If you’ve got a couple of hours to digest important driverless car questions, try this online course from the University of Michigan: Self-Driving Cars Teach-Out.
The university’s Ann Arbor campus is home to the 32-acre Mcity test facility, the first purpose-built proving ground for connected and automated vehicles (CAVs).
Carrie Morton, deputy director of Mcity, describes it as “the ultimate sandbox”, a place to foster collaboration with industry, government and academic partners.
Following a quick overview of the key on-board technologies – sensors, lidar, GPS etc – the university’s experts get into the nitty gritty of their specialisms.
Liz Gerber, professor of public policies, sets the scene, saying: “The promise of driverless vehicles is super exciting for communities and for society. We talk about the promise of reduced congestion, increased mobility options and enhanced safety and convenience.”
Professor Matthew Johnson Roberson discusses the fragility of artificial intelligence (AI) in dealing with new systems, the challenge of getting from 95% to 99.99% accuracy, and the importance of failing gracefully in the event of an error.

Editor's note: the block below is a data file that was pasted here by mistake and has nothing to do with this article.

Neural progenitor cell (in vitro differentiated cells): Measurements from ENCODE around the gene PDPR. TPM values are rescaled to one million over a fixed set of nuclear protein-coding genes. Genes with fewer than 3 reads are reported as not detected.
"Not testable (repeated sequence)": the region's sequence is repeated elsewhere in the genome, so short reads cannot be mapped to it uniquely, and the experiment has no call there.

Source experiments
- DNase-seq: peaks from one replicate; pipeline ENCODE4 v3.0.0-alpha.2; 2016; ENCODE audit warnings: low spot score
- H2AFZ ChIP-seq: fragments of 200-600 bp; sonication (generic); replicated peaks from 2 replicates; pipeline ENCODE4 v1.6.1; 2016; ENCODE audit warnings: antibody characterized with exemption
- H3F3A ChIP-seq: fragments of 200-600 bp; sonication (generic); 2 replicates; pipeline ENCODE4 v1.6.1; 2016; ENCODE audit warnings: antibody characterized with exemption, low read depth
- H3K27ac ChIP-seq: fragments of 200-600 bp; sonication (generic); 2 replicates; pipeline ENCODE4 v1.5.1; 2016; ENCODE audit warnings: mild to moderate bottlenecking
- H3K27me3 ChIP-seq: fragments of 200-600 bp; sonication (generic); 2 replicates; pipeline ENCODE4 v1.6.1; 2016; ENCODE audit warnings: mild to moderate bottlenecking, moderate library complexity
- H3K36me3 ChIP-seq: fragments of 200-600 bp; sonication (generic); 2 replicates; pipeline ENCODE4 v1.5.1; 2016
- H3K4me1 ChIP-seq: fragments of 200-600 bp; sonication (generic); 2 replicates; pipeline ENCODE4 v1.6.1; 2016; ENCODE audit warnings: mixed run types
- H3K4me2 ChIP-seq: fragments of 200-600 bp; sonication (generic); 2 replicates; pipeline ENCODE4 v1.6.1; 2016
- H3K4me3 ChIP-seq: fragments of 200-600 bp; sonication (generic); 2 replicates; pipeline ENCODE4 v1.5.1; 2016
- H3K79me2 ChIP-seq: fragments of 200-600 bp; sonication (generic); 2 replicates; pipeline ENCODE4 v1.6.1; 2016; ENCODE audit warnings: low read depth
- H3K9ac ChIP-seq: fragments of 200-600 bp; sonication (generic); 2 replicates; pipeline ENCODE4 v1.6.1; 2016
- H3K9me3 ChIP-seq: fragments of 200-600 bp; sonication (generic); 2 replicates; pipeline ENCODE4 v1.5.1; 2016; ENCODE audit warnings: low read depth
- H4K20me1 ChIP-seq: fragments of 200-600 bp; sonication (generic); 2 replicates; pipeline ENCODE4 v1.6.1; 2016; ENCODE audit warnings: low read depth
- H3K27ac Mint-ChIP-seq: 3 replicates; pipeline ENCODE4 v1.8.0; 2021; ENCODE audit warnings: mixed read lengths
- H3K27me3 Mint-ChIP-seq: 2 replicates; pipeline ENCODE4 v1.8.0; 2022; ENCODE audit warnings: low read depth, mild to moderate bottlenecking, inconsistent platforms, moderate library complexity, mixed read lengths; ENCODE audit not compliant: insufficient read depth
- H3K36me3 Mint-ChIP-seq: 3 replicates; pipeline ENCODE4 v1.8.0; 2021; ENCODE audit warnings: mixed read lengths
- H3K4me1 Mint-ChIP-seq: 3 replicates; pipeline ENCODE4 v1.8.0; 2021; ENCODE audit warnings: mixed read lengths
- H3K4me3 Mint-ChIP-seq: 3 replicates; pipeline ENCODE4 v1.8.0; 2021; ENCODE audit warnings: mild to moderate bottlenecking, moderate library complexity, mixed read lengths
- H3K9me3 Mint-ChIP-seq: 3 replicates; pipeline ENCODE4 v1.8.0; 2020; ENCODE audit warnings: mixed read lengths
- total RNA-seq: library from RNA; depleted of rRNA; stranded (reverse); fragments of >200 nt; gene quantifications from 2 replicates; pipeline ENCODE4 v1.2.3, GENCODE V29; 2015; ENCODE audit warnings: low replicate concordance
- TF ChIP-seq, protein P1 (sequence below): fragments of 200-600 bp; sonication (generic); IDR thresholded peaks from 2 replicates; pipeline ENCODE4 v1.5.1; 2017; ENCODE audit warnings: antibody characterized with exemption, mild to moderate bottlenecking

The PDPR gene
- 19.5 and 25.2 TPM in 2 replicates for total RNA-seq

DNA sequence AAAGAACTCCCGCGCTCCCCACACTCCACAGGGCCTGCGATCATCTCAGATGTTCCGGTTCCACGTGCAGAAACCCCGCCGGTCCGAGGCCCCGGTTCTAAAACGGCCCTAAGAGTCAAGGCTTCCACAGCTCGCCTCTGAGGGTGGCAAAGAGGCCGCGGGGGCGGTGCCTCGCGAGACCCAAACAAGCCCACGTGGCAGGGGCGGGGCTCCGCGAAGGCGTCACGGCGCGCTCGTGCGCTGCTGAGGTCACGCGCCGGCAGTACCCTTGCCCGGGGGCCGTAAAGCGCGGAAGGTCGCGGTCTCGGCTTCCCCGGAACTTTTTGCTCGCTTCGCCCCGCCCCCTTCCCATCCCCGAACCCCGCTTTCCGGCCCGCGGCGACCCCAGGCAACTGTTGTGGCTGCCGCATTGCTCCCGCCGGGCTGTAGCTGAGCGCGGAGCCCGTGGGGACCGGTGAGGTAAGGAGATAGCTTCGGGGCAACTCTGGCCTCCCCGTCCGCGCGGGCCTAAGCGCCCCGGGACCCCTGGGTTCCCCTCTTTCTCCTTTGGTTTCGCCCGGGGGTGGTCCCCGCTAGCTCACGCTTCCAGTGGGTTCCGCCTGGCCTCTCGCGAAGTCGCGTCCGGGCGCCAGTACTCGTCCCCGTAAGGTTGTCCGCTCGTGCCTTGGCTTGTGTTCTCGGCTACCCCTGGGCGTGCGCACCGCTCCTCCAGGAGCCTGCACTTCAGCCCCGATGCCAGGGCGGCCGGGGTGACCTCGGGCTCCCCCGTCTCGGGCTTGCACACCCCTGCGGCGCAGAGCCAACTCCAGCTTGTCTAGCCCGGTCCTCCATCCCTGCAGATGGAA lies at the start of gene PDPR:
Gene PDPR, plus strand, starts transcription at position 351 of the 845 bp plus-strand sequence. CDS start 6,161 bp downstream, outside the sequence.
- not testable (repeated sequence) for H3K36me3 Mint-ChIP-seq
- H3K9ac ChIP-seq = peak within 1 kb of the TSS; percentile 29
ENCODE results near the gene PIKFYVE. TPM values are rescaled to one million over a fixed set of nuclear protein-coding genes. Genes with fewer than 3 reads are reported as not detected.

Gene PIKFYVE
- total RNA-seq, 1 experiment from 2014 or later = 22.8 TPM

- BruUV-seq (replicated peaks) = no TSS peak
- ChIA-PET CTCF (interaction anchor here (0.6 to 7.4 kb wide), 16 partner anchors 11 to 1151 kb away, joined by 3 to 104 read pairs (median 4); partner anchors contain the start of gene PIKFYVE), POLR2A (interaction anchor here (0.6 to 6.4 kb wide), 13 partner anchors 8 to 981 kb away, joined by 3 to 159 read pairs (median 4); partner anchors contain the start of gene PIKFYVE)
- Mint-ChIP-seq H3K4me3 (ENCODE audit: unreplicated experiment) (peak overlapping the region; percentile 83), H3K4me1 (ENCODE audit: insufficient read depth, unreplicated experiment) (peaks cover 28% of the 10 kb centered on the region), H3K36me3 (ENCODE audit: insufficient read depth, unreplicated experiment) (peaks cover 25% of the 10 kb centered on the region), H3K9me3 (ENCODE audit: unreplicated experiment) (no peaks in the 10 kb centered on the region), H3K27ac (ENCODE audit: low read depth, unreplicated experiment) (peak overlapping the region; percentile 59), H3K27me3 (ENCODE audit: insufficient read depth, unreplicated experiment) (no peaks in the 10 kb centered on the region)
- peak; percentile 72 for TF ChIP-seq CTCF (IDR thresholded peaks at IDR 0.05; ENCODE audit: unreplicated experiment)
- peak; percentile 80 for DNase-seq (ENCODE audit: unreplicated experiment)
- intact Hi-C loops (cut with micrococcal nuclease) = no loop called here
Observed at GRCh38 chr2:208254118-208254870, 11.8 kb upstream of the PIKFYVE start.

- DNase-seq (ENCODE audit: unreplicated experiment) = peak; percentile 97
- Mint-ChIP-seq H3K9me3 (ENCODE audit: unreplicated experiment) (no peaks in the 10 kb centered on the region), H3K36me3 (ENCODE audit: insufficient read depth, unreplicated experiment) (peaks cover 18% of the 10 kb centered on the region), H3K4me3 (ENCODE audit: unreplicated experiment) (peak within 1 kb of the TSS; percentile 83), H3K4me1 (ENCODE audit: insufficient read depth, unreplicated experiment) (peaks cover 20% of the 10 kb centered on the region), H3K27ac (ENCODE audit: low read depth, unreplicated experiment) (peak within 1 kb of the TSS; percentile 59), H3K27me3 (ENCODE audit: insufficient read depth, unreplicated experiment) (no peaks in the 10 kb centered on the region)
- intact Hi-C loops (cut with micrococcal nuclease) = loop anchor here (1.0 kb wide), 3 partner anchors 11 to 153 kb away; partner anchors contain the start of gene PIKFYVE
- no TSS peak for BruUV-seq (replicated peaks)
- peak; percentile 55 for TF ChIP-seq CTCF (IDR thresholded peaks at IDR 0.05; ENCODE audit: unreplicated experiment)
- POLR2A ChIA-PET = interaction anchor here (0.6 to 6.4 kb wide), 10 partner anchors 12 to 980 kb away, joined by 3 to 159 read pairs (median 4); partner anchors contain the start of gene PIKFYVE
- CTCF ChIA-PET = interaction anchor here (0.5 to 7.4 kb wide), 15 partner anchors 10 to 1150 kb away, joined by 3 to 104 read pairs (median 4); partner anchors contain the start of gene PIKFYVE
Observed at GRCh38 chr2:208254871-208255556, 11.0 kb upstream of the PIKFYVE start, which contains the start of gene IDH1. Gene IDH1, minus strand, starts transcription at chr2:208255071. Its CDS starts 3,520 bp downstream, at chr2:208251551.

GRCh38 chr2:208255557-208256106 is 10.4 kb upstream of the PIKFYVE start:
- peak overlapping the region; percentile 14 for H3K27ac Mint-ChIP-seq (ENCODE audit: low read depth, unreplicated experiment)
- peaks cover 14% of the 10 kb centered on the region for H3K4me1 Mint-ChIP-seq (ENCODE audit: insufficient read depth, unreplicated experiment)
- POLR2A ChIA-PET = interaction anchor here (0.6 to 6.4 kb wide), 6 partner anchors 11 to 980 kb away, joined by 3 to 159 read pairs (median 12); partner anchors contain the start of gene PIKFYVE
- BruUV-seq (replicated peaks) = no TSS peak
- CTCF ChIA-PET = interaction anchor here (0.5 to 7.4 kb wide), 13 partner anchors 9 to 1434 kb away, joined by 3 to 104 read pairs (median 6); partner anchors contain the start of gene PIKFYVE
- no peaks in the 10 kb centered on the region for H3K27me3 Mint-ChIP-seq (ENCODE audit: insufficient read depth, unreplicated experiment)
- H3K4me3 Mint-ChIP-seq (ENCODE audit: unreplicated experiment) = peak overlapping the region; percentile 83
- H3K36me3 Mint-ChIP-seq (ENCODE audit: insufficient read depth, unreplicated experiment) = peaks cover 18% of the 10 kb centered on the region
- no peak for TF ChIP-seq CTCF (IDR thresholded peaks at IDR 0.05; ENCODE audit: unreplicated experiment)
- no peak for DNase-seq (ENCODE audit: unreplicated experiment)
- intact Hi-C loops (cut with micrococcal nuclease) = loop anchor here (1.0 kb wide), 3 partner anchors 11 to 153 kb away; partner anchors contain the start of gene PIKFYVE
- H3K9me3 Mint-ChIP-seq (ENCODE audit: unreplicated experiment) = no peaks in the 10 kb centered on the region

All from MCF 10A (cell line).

Professor Dan Crane looks at balancing competition, differentiation and standardisation, asserting that we should encourage “a thousand flowers to bloom”, because no one yet knows which technologies will work best.
Ian Williams, inaugural fellow for the Law & Mobility Program, addresses privacy concerns and the ability to change settings. He also raises the possibility of motorists being encouraged out of driving via the prohibitive cost of insurance.
Big picture thinking comes from Alex Murphy, assistant professor in sociology, who considers the profound impacts of a lack of transportation – from the kinds of jobs people can take to the schools they can access. “It has huge implications for inequality,” she says.
Lionel Robert, associate professor in the School of Information, predicts that we’ll see level five, fully autonomous, go anywhere CAVs “in our lifetime”. He focusses on giving consumers “accurate trust” in the technology, not under- or over-trust.
One reassuring point which crops up time and again is the continuing need for humans – from John the safety conductor on the Mcity Shuttle, to roles variously described as truck operators, fleet attendants, concierges and guides.
This evolution could potentially help to offset the fear that driverless technology will immediately put people out of a job, a belief which has been blamed for attacks on self-driving test cars.
CAV’s potential to help the blind community was also particularly thought-provoking.